Brd4 As A Regulator Of Tissue-Specific Gene Program And As An Orchestrator Of Genome Folding

Ricardo Linares Saldana, University of Pennsylvania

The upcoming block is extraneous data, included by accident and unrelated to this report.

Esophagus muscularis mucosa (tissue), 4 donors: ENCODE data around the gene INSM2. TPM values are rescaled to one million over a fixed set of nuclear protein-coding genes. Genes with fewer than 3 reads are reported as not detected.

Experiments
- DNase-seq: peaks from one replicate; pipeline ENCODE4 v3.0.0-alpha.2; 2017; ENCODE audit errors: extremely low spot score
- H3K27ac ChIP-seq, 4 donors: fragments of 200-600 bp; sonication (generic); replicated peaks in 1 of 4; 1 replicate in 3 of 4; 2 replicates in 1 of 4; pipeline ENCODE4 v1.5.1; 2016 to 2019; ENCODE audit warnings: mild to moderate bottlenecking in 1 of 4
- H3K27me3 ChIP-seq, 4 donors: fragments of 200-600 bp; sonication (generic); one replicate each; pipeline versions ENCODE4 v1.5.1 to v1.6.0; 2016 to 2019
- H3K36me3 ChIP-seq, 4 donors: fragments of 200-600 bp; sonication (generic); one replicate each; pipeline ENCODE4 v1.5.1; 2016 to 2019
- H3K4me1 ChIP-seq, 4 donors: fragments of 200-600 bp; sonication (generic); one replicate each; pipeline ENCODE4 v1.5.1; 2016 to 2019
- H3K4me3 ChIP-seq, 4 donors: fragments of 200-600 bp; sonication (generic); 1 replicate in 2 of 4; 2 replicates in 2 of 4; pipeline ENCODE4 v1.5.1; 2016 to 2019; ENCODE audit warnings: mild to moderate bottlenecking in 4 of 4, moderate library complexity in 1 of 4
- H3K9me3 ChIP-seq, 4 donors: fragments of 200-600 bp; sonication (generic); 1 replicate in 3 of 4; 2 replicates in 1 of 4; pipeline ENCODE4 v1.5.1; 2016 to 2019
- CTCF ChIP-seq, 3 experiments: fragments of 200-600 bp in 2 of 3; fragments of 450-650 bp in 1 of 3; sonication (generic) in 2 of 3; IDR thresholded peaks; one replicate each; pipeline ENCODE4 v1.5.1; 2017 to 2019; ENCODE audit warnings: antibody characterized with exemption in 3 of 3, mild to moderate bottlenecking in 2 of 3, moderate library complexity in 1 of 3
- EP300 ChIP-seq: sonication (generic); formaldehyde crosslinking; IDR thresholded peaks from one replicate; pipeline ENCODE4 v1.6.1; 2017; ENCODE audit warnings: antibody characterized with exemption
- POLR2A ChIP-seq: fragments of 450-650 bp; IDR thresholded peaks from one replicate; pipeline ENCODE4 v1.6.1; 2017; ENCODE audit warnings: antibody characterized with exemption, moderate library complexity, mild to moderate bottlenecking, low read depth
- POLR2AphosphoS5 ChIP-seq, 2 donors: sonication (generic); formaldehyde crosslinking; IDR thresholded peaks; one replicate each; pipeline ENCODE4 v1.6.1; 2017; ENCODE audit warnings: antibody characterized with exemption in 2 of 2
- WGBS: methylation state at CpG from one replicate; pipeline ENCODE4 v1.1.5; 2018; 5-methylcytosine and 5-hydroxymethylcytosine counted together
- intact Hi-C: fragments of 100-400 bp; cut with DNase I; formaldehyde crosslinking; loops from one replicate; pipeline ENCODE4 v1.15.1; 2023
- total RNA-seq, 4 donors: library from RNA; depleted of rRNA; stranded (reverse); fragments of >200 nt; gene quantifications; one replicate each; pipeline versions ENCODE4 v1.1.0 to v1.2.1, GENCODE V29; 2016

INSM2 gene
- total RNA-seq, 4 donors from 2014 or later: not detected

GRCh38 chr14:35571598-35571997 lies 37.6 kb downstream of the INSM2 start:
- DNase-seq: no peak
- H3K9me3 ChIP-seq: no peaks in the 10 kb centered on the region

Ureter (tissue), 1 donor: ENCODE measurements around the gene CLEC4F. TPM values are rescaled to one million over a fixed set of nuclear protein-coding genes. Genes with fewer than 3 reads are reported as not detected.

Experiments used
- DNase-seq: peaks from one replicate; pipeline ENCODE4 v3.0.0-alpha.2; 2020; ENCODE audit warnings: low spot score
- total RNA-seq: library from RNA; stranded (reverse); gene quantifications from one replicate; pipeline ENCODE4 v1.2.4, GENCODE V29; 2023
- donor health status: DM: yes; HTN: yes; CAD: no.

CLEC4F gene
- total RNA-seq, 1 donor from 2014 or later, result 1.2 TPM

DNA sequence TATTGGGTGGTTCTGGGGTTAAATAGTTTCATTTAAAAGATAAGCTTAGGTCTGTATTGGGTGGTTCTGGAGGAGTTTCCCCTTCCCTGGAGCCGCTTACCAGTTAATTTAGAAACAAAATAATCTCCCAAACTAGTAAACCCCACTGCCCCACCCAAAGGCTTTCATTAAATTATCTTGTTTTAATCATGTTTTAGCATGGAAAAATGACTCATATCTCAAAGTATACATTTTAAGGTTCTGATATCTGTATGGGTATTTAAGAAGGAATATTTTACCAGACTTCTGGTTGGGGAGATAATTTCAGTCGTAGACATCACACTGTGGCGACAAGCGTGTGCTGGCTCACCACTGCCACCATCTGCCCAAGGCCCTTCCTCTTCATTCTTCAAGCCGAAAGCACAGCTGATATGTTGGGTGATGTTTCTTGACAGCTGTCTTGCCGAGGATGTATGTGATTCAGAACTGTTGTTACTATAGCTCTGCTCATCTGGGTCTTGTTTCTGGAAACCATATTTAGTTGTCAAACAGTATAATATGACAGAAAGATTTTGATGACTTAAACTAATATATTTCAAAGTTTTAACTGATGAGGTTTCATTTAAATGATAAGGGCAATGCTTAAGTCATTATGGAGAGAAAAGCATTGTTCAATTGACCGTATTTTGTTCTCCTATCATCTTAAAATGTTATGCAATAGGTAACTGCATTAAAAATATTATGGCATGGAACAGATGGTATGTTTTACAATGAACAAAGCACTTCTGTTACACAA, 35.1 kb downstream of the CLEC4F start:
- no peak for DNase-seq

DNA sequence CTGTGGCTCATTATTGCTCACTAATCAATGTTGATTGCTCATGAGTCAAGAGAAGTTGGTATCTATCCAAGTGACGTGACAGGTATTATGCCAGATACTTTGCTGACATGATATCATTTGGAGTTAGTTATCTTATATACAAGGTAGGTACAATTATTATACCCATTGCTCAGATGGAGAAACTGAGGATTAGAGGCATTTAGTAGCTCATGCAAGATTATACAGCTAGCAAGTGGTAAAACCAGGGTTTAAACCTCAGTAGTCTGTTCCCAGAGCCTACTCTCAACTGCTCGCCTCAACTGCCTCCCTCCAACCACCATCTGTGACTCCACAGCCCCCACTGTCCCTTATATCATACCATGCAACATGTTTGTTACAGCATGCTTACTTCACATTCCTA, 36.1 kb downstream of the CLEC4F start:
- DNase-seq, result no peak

Cell fate decisions and the maintenance of cellular identity relies on cell-specific coordination of gene regulatory networks. Besides the known role of transcriptional regulators in this process, the spatial organization of chromatin has emerged as additional layer of transcriptional control, and mutations in proteins mediating genome folding have been associated with developmental disorders known as cohesinopathies. However, how ubiquitously expressed transcription regulators achieve cell-specificity, and the complex relationship between higher-order structure and physiologic development remains unclear. Here, we define two uncharacterized roles for Bromodomain-containing protein 4 (BRD4) in the regulation of a cardiomyocyte-specific gene program and in the maintenance of genome folding. To understand the cell-specific role of BRD4, we used conditional mouse genetics to show that cardiomyocyte-specific deletion of Brd4 in adult mice leads to impaired cardiac contractility accompanied by decreased expression of genes critical for mitochondrial bioenergetics. Genome-wide occupancy data show that BRD4 enriches at downregulated genes and preferentially co-localizes with GATA4, a lineage-determining cardiac transcription factor not previously implicated in regulation of cardiac metabolism. BRD4 and GATA4 form an endogenous complex in cardiomyocytes, revealing a new interaction partner for BRD4 that directs its locus and tissue specificity to regulate a gene program governing bioenergetic homeostasis in the adult heart. In an interrelated work, we also show that genetic deletion of the BRD4 in murine neural crest cells recapitulates key features observed in cohesinopathies. We leverage on this finding and demonstrate that BRD4 interacts with NIPBL, a positive cohesin regulator and commonly mutated in patients with cohesinopathies. Acute depletion of BRD4 or loss of the BRD4-NIPBL interaction reduces NIPBL-occupancy, elucidating the importance of BRD4 in stabilizing NIPBL on chromatin. Genome-wide chromatin interaction mapping and quantitative imaging studies demonstrate that BRD4-depletion results in aberrant genome folding, specifically loss of a subset of chromatin loops, weakening of TADs, and compromised loop extrusion. Finally, loss of BRD4 or the interaction with NIPBL attenuates neural crest differentiation. Remarkably, differentiation defects resulting from BRD4 depletion can be rescued by concomitant loss of WAPL, a negative cohesin regulator. Collectively, our data elucidate mechanisms of tissue-specific gene regulation and the physiological relevance of genome organization on differentiation.